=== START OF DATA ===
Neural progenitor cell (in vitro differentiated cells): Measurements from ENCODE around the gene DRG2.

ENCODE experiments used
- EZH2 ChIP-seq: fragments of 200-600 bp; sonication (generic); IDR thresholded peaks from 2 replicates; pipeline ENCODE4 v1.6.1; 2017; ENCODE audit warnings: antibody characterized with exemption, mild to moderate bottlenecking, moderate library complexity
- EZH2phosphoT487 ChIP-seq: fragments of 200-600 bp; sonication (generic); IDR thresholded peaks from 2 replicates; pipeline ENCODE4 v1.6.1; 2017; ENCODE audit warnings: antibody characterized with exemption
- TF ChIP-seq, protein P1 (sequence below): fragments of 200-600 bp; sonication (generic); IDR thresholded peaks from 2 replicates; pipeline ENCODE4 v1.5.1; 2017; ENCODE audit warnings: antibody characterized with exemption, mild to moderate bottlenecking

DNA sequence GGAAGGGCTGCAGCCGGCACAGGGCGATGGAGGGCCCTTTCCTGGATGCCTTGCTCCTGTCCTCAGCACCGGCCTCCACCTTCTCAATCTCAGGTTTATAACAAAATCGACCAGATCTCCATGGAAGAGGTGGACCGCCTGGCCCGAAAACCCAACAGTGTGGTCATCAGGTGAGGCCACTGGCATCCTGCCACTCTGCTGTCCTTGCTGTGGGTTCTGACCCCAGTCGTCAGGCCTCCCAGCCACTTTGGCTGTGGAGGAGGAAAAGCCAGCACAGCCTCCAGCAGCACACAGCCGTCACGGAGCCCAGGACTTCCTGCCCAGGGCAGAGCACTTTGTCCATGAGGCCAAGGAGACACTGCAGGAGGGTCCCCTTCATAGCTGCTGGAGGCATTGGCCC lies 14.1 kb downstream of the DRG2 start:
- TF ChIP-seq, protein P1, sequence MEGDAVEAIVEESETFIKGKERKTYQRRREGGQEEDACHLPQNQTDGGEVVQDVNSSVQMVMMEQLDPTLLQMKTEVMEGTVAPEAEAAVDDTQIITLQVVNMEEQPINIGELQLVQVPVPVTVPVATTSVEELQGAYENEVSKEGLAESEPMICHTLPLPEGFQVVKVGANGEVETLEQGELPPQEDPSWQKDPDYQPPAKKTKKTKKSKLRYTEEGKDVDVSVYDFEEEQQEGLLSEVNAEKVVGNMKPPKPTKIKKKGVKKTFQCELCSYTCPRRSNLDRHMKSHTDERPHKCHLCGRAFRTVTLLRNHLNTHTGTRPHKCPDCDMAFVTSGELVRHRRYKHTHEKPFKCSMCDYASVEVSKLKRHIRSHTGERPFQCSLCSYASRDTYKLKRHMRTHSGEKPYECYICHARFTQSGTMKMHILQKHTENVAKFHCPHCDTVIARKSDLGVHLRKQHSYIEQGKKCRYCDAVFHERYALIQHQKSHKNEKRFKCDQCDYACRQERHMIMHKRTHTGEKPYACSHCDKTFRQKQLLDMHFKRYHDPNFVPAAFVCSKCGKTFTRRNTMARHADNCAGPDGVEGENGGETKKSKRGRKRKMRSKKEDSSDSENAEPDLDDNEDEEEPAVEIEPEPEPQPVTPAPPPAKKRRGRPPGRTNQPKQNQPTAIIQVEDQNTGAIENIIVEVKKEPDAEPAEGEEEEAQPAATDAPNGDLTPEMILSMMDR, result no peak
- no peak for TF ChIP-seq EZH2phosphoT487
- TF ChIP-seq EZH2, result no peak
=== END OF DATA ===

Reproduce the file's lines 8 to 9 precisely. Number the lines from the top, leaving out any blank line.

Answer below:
- no peak for TF ChIP-seq EZH2phosphoT487
- TF ChIP-seq EZH2, result no peak